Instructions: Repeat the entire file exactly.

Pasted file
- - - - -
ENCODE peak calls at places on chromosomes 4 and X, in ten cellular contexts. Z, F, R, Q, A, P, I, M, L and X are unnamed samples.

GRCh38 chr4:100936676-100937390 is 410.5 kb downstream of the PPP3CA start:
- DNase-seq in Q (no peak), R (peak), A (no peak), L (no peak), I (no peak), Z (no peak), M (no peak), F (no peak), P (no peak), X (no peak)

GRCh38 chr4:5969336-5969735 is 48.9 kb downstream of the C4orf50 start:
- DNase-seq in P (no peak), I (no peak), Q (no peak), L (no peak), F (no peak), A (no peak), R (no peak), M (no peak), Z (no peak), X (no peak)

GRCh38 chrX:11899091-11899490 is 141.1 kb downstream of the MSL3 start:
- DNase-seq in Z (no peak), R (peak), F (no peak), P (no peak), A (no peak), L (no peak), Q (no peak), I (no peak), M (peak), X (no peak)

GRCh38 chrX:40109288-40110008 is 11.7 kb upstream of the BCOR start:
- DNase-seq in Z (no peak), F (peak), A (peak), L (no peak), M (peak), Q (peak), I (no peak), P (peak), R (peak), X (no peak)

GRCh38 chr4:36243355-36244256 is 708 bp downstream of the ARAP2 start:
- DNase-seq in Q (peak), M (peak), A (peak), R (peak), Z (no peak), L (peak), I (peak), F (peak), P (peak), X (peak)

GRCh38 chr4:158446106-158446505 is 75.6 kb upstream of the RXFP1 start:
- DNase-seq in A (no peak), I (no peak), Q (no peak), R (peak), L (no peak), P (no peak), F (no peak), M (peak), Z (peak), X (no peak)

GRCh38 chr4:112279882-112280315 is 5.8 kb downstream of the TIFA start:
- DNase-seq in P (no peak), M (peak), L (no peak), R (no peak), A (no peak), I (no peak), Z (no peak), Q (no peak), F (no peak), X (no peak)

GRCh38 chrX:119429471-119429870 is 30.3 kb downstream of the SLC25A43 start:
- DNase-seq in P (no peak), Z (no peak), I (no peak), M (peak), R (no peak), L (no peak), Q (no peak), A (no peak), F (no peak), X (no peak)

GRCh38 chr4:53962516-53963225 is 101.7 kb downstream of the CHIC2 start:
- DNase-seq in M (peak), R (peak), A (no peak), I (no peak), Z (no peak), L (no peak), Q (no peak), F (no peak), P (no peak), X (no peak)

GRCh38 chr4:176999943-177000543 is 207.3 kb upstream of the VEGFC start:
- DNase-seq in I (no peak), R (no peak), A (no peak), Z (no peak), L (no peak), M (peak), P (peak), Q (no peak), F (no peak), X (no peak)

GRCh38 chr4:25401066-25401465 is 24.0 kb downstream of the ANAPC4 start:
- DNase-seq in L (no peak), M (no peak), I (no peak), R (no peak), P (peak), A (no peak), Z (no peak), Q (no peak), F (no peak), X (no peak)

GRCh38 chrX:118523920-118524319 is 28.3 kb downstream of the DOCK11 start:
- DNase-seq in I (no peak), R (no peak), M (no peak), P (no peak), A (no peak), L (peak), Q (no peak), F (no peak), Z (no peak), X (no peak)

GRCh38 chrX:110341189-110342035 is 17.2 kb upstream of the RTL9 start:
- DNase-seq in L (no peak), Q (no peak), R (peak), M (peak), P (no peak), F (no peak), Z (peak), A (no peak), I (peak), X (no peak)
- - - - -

ENCODE peak calls at places on chromosomes 4 and X, in ten cellular contexts. Z, F, R, Q, A, P, I, M, L and X are unnamed samples.

GRCh38 chr4:100936676-100937390 is 410.5 kb downstream of the PPP3CA start:
- DNase-seq in Q (no peak), R (peak), A (no peak), L (no peak), I (no peak), Z (no peak), M (no peak), F (no peak), P (no peak), X (no peak)

GRCh38 chr4:5969336-5969735 is 48.9 kb downstream of the C4orf50 start:
- DNase-seq in P (no peak), I (no peak), Q (no peak), L (no peak), F (no peak), A (no peak), R (no peak), M (no peak), Z (no peak), X (no peak)

GRCh38 chrX:11899091-11899490 is 141.1 kb downstream of the MSL3 start:
- DNase-seq in Z (no peak), R (peak), F (no peak), P (no peak), A (no peak), L (no peak), Q (no peak), I (no peak), M (peak), X (no peak)

GRCh38 chrX:40109288-40110008 is 11.7 kb upstream of the BCOR start:
- DNase-seq in Z (no peak), F (peak), A (peak), L (no peak), M (peak), Q (peak), I (no peak), P (peak), R (peak), X (no peak)

GRCh38 chr4:36243355-36244256 is 708 bp downstream of the ARAP2 start:
- DNase-seq in Q (peak), M (peak), A (peak), R (peak), Z (no peak), L (peak), I (peak), F (peak), P (peak), X (peak)

GRCh38 chr4:158446106-158446505 is 75.6 kb upstream of the RXFP1 start:
- DNase-seq in A (no peak), I (no peak), Q (no peak), R (peak), L (no peak), P (no peak), F (no peak), M (peak), Z (peak), X (no peak)

GRCh38 chr4:112279882-112280315 is 5.8 kb downstream of the TIFA start:
- DNase-seq in P (no peak), M (peak), L (no peak), R (no peak), A (no peak), I (no peak), Z (no peak), Q (no peak), F (no peak), X (no peak)

GRCh38 chrX:119429471-119429870 is 30.3 kb downstream of the SLC25A43 start:
- DNase-seq in P (no peak), Z (no peak), I (no peak), M (peak), R (no peak), L (no peak), Q (no peak), A (no peak), F (no peak), X (no peak)

GRCh38 chr4:53962516-53963225 is 101.7 kb downstream of the CHIC2 start:
- DNase-seq in M (peak), R (peak), A (no peak), I (no peak), Z (no peak), L (no peak), Q (no peak), F (no peak), P (no peak), X (no peak)

GRCh38 chr4:176999943-177000543 is 207.3 kb upstream of the VEGFC start:
- DNase-seq in I (no peak), R (no peak), A (no peak), Z (no peak), L (no peak), M (peak), P (peak), Q (no peak), F (no peak), X (no peak)

GRCh38 chr4:25401066-25401465 is 24.0 kb downstream of the ANAPC4 start:
- DNase-seq in L (no peak), M (no peak), I (no peak), R (no peak), P (peak), A (no peak), Z (no peak), Q (no peak), F (no peak), X (no peak)

GRCh38 chrX:118523920-118524319 is 28.3 kb downstream of the DOCK11 start:
- DNase-seq in I (no peak), R (no peak), M (no peak), P (no peak), A (no peak), L (peak), Q (no peak), F (no peak), Z (no peak), X (no peak)

GRCh38 chrX:110341189-110342035 is 17.2 kb upstream of the RTL9 start:
- DNase-seq in L (no peak), Q (no peak), R (peak), M (peak), P (no peak), F (no peak), Z (peak), A (no peak), I (peak), X (no peak)